1. Keep your email blasts consistent – If your audience is used to one a day, great! But if one a week is your rhythm, don’t suddenly send 10 a week. I’d also suggest considering whether you want to set up a “do-not-reply” email address on your hosting so recipients cannot reply to you, or whether you’d rather have that ability for them to reply and start a dialogue (you can on Digital DJ Tips, for instance – all replies get read and responded to)
  2. Test the best time to send – I’ve been shown that the best times to send an email blast are Tuesdays or Thursdays in the afternoon. Studies have shown that these times guarantee the best chances of recipients seeing them and opening them. But this can vary. Think about how many emails you find in your inbox every morning. Would you want yours in there? Or perhaps catch them when they are not overloaded with promotional email?
  3. Be careful with your subject lines – Subject lines are the number one factor spam filters will look at. Try not to use the same old subject line every week. I’d also try to avoid using words such as “free” or “cheap” or “win”, as they will get you tossed into spam folders easily. I’ve also heard using several exclamation marks in your subject line will hurt you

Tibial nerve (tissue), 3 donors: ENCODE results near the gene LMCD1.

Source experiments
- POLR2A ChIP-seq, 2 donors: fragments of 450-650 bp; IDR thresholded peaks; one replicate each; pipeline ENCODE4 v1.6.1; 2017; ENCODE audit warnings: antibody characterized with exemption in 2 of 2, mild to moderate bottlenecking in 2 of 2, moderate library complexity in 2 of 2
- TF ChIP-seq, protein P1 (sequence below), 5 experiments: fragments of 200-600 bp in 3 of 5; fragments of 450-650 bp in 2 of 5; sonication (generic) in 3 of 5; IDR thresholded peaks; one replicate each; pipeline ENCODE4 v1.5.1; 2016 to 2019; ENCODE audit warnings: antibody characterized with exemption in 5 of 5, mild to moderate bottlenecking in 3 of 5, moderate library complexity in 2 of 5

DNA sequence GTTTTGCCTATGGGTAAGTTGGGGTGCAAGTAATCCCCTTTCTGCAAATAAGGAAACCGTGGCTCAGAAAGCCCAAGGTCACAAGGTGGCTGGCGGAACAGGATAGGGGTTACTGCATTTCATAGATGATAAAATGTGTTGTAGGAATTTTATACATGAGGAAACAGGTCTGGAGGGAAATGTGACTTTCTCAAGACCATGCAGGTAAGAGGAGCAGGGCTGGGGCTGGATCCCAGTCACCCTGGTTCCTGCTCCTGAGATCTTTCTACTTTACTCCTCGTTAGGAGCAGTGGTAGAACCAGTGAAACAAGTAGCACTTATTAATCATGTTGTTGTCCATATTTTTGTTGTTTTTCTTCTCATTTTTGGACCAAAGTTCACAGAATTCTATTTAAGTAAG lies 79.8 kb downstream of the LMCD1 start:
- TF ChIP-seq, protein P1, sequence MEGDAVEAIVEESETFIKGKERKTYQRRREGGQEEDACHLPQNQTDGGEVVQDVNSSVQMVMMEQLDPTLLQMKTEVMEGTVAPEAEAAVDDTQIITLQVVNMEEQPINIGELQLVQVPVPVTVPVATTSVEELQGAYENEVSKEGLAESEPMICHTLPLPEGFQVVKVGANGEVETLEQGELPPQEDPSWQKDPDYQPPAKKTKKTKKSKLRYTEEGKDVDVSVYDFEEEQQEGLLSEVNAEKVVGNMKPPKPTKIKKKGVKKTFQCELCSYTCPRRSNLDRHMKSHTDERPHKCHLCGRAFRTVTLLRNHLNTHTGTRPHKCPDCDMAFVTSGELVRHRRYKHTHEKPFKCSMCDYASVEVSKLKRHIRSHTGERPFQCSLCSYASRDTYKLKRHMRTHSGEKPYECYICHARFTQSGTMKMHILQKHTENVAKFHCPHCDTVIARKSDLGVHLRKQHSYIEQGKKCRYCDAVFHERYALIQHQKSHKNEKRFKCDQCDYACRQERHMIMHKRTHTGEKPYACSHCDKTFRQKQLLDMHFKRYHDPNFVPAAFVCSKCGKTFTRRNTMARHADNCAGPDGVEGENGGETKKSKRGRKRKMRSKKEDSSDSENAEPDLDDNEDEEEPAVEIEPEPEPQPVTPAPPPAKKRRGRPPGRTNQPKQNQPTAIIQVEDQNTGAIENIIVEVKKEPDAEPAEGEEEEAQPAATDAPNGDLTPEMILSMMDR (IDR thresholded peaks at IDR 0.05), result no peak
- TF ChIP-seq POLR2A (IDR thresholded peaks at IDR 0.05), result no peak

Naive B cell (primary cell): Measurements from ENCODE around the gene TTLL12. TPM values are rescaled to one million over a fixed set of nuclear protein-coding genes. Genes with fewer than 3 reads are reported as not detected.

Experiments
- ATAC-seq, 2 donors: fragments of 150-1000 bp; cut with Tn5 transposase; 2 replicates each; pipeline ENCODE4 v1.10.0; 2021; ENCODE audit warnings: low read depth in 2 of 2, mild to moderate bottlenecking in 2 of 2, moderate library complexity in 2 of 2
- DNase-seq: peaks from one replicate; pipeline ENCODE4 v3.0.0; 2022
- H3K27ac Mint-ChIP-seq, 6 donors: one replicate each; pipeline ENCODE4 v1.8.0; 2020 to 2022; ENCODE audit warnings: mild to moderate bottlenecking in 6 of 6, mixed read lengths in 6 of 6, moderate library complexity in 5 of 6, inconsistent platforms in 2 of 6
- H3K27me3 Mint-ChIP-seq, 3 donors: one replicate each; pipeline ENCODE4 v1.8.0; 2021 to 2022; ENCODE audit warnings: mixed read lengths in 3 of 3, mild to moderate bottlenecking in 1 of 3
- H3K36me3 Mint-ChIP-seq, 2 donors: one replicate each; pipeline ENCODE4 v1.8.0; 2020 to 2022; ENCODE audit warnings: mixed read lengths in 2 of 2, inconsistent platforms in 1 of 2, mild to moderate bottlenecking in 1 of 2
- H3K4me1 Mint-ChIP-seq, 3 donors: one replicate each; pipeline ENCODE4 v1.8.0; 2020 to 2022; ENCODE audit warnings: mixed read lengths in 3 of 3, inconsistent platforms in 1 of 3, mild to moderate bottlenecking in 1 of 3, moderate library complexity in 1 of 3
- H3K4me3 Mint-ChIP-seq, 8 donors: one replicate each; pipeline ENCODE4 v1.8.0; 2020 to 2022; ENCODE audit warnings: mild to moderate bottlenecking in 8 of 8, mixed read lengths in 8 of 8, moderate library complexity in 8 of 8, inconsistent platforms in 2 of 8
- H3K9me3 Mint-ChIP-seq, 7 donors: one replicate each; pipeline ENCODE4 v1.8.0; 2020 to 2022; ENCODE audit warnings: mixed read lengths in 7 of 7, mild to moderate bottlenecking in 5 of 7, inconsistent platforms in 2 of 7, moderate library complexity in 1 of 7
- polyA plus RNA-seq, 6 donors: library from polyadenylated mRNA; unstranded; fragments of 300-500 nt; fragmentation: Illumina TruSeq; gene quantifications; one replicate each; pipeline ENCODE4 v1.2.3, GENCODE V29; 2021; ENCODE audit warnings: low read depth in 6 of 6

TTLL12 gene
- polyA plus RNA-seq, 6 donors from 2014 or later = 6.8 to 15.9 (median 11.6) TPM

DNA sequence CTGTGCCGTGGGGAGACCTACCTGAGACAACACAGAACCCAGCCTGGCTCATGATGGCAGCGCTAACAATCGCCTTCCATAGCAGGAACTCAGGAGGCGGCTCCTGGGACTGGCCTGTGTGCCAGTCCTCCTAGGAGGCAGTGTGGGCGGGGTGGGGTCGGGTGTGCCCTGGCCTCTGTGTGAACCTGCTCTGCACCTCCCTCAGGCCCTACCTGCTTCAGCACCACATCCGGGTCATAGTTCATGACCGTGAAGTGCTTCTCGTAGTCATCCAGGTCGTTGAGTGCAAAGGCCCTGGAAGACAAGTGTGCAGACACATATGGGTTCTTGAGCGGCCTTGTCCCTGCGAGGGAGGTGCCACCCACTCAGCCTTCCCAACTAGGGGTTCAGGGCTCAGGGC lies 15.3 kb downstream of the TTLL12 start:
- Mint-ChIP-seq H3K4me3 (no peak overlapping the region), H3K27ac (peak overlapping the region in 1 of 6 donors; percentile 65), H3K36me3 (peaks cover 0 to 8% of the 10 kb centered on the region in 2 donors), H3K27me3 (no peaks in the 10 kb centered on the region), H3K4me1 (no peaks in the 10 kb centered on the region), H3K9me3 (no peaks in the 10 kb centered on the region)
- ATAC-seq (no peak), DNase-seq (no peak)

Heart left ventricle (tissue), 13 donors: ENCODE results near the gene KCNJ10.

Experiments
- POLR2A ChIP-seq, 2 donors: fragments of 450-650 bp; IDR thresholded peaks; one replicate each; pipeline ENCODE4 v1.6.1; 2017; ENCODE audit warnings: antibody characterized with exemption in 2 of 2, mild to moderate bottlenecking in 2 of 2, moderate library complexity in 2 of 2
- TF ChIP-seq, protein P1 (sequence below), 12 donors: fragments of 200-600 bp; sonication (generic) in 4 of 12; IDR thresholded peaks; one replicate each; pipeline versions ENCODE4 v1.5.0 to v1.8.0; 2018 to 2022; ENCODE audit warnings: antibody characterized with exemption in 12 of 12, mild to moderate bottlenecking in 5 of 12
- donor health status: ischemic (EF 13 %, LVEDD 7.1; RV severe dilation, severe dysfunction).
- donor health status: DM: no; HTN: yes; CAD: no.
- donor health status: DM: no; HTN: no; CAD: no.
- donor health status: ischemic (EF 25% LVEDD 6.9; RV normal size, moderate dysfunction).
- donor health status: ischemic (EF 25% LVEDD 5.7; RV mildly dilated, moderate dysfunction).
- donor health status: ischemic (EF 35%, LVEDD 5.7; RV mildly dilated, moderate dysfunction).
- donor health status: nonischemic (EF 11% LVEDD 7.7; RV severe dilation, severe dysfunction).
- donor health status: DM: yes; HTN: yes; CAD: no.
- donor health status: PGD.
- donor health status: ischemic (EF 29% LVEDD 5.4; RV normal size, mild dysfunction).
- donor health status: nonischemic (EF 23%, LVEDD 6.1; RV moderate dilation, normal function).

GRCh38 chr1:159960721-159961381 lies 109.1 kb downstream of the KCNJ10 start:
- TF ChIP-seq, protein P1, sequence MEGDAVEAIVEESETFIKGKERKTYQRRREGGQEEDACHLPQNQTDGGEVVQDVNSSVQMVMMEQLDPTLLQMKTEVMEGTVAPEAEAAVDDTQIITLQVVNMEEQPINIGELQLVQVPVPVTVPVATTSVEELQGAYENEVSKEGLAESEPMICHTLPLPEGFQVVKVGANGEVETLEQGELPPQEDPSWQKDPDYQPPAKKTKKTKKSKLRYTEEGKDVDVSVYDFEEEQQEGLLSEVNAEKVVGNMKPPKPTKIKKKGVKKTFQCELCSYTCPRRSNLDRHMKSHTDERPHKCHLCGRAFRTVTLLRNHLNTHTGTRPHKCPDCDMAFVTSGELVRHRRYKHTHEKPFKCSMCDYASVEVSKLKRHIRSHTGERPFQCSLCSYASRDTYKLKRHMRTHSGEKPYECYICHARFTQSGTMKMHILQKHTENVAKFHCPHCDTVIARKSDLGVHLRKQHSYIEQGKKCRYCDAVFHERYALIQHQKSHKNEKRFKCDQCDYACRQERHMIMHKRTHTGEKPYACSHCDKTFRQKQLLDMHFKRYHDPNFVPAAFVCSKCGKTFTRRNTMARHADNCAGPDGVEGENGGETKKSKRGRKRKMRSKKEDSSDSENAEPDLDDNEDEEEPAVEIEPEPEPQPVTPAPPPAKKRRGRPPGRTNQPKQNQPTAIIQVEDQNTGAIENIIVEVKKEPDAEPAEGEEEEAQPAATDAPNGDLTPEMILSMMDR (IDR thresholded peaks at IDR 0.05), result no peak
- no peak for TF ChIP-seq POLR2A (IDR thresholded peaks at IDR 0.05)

4. Try to keep your file sizes small – Again, this is why I said you should have web versions of your flyers, as attaching a 1MB JPG will only get you set as spam. Remember that many people might be receiving these emails on mobile devices while out and about. They should open quick and not cause any hassles on the recipient
  5. Make sure you put links to your website and social media in your email – It should be part of your template in some way. The best strategy for content is also to put short and sweet snippets of copy with a link leading them to a website for full information. Overloading an email with hyperlinks and text can also get you deemed as spam by some email clients.
  6. Make sure you put a clear means for recipients to unsubscribe from your email list – In the US it’s law. Most of the services will automatically add it in, but you should still check and make sure outgoing emails have that link at the bottom where someone can unsubscribe


Next week…

We’re going to wrap up this series with surprisingly what inspired me to start it. Posting videos online is a wonderful way to promote yourself, but we all see way too many poorly made videos on the internet. We’re going to dive into video and give you some easy ways you can wow your fanbase and go further.

Here are the links to the other parts in this series:

Do you use email to promote yourself or your events? Got any questions, or any advice you’d like to add? Please do so in the comments.